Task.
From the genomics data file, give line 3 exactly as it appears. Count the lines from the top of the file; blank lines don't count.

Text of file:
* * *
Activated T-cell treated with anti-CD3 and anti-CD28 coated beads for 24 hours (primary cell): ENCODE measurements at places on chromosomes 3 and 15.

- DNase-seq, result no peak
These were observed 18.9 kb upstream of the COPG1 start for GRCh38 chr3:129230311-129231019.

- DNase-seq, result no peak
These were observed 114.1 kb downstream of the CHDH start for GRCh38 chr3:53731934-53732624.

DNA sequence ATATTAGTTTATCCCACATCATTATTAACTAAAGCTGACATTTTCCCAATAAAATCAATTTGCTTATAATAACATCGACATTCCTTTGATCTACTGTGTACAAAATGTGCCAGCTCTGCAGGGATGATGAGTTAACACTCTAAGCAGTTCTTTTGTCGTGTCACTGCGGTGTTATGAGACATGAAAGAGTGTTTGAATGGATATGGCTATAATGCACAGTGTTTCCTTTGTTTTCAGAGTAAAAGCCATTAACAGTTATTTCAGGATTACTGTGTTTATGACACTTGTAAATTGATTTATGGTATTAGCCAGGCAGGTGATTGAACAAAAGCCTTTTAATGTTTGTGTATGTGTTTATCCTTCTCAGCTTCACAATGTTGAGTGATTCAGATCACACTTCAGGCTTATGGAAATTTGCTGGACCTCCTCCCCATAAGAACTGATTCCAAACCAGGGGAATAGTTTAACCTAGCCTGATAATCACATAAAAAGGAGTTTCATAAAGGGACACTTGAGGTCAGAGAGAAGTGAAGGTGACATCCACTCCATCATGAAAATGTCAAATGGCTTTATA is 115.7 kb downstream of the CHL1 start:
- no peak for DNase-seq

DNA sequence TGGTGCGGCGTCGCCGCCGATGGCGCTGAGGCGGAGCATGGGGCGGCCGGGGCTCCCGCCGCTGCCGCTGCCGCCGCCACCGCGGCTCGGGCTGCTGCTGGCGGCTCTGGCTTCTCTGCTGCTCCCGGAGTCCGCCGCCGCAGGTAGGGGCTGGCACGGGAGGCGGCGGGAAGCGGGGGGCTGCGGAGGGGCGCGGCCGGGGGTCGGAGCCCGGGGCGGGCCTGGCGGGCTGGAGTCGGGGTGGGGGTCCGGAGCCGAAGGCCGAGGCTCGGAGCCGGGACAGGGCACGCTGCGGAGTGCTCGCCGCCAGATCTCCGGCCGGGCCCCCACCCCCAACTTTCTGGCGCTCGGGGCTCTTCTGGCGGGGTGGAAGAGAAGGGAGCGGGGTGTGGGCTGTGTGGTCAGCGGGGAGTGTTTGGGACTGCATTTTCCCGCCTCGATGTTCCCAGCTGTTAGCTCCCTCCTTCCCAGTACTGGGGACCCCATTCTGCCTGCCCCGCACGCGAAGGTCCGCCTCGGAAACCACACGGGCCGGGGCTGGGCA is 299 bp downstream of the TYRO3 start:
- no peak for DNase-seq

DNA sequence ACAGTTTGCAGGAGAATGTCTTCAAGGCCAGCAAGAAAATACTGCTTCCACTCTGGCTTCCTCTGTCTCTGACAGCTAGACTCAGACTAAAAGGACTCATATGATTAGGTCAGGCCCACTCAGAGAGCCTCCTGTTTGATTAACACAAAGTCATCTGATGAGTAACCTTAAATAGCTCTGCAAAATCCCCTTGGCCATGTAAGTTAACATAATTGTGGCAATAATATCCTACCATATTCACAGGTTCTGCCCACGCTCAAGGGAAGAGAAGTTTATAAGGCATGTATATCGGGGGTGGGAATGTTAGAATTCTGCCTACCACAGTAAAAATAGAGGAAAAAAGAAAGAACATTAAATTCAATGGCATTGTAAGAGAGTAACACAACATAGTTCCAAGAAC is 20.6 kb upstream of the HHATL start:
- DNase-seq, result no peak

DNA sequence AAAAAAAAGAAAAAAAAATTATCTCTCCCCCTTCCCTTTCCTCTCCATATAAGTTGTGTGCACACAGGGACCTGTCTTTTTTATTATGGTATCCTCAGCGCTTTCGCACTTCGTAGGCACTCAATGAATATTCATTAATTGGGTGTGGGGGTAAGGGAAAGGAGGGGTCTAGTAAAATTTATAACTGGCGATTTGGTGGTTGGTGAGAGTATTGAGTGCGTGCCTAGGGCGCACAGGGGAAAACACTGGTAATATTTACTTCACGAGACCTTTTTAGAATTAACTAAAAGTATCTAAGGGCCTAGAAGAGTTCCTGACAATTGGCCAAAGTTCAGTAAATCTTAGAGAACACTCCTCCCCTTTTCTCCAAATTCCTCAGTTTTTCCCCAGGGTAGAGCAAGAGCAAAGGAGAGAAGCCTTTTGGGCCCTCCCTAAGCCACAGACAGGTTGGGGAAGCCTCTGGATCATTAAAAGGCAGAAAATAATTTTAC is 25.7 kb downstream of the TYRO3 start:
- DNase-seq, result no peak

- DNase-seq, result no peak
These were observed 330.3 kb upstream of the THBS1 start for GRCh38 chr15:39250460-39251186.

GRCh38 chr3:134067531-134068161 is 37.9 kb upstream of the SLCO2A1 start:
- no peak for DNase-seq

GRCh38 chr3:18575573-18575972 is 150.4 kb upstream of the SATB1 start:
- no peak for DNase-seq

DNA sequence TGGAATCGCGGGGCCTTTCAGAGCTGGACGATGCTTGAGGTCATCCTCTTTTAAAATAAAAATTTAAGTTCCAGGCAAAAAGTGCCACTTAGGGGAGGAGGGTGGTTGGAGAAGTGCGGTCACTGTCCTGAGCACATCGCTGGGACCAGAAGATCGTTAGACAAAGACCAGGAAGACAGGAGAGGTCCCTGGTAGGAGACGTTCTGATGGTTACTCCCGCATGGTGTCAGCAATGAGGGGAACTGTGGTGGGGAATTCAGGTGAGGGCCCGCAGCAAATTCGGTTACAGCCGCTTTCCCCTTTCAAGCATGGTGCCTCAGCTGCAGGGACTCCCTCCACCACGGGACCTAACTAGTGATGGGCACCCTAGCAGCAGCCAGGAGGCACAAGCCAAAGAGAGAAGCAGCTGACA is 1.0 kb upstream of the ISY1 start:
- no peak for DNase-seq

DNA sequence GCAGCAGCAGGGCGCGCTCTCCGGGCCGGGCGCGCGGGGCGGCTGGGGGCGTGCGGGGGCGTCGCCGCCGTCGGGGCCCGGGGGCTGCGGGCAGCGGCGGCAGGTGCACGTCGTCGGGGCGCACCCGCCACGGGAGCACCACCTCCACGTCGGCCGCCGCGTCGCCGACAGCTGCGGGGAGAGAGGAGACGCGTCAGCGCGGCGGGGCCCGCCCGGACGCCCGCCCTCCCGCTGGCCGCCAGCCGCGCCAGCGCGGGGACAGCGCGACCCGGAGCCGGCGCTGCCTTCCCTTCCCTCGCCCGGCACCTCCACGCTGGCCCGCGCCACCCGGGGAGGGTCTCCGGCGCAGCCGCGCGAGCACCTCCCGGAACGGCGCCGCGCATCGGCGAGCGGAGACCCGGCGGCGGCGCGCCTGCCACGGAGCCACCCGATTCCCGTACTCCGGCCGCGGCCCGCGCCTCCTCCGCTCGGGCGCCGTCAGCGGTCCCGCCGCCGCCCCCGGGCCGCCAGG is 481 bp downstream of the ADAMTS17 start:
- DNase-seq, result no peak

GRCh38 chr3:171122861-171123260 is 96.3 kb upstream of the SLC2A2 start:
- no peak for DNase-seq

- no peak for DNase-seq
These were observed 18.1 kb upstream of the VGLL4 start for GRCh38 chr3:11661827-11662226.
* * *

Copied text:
These were observed 18.9 kb upstream of the COPG1 start for GRCh38 chr3:129230311-129231019.